Dir; Susanne Bier. Starring; Sandra Bullock, Trevante Rhodes, John Malkovich. R. Color. 124 min.
Losing the ability to see would be a traumatizing life-changing event and makes for great drama. Director Susanne Bier thinks that plot line is better for a ridiculous horror movie that makes no sense, main characters have the I.Q. of a four-year-old, and the apocalypse comes in the form of some type of wind that when you look at it you are compelled to kill yourself. It’s basically “The Happening” part 2.
Sandra Bullock plays Malorie, a desperate blindfolded woman who takes her two children on a dangerous journey in a rowboat down the river towards some type of safe haven. Cut to five years earlier. Malorie, a reluctant loner, is picked up by her sister Jessica (Sarah Paulson) to go for a sonogram for a pregnancy that is an inconvenience in Malorie’s life. During the journey back and forth from the hospital people are continually seeing “something” that suddenly forces them to kill themselves.
Surviving a suicidal car crash by her sister, Malorie makes her way into a house full of cliche characters in a post apocalyptic movie. You’ve got the crazy dude with a gun (John Malkovich), the delirious old lady (Jacki Weaver), the comic relief that isn’t funny (Lil Rey Howery), the dumb one (Rosa Salazar), and the dreamy guy Sandra Bullock will certainly end up with (Trevante Rhodes). The unlikely group works quickly to cover up all the windows in the house so nobody can see, um, whatever it is.
And that is about the only intelligent decision a character makes for the next two hours. The journey down the river with Malorie and her kids is intertwined with the events leading up to her current predicament. An innovative way to tell the story conceptually if “Bird Box” had anything interesting happen beyond victims getting red eyes like they got too stoned when they see, ah, when they see?
I’m done explaining the story. Allow me to highlight the multitude of mind boggling stupid moments here. Spoilers ahead (if you even care after the first thirty minutes).
Let us begin with the survivors locked up in the house. So many mistakes are made for no reason that I’m sure the screenwriters justified it by saying “it’s paranoia”! My favorite is when after a long time had passed and the group let in a stranger named Gary (Tom Hollander) into the house. It has not quiet been revealed yet that the “whatever things” are now controlling people to make others “see”. Yet, the only person who realizes it might not be a good idea to let this guy without a blindfold into the house is crazy shotgun guy John Malkovich? At least the only consistently smart character is the black dude. Breaking racial lines Netflix! He almost makes it. Maybe in the sequel my friend.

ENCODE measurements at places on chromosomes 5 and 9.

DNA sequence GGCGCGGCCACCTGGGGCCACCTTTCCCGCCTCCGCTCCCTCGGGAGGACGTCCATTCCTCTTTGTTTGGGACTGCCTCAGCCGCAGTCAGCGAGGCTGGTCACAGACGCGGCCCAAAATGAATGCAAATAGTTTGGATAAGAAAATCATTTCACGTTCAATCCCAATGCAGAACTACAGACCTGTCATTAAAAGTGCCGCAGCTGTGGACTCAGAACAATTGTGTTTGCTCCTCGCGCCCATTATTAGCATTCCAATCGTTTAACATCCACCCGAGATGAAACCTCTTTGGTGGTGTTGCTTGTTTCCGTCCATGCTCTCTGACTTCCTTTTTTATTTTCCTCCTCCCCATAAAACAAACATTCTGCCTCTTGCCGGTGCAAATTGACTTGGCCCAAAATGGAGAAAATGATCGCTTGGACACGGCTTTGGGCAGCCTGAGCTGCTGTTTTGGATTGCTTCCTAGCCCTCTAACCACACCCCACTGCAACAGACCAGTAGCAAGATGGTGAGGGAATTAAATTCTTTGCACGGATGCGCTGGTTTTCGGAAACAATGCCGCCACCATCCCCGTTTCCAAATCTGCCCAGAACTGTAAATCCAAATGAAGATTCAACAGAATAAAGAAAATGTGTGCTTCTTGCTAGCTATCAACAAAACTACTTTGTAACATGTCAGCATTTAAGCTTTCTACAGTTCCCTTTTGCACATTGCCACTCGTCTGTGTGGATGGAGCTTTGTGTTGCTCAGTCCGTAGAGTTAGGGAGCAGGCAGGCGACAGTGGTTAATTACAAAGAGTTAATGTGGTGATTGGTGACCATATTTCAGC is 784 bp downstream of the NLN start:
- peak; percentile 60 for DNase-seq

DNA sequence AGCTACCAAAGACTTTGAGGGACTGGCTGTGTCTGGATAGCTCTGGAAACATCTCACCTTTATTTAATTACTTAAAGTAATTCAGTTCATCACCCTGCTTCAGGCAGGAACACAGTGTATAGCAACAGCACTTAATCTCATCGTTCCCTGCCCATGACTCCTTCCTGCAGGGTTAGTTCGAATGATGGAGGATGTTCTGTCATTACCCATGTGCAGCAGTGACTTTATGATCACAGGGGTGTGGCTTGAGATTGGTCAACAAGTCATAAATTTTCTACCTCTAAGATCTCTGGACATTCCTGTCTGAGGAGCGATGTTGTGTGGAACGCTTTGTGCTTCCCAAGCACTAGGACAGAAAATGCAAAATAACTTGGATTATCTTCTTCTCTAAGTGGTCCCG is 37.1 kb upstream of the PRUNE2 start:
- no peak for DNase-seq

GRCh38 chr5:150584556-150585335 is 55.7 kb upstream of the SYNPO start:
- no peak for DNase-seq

Then we come to the monsters, or wind, or aliens, or perhaps even Jesus and his second coming? This whatever entity is powerful enough to spread around the globe causing billions of people to either kill themselves or become mindless zombies (perhaps a scientology metaphor). Birds are unaffected (I’ll get to that). It does not however have the power to send its influence through a house with single layered newspapers covering the windows or a crocheted blanket full of holes. And on top of that, for a movie where the characters must cover up the windows, the lighting is surprisingly majestic.
Then you come to the end. Malorie and the kids hit some tough rapids blindly and the boat turns over. She has three birds in a box around her neck to warn when the bad wind comes around. She manages to save the kids and make it to shore. The birds must have drowned. Nope, they’re good. They enjoyed a nice bath. Then the family makes it to the compound which is a M. Night Shymalan twist. It’s a school for the blind, duhn, duhn, duhn. Apparently the wind monsters have not found their way around vision deficiency.
In the initial edit “Bird Box” apparently had actual CGI monsters. They were reportedly cut because they looked too ridiculous. I would have advised the producers to stick with the crappy SyFy channel looking creatures. That way the audience would be focused only on laughing at bad CGI effects instead of laughing at how bad your entire movie is.
Suck Factor: 6out of 7 (7 means your movie really SUCKS!)
Written by Byrd
The SUCK FACTOR, how it works. We have flipped the rating system upside down. If a film is classic, it gets a 0. Meaning that movie has 0 SUCKS. If a film is complete trash you must avoid at all costs, it gets a 7, meaning this movie really SUCKS!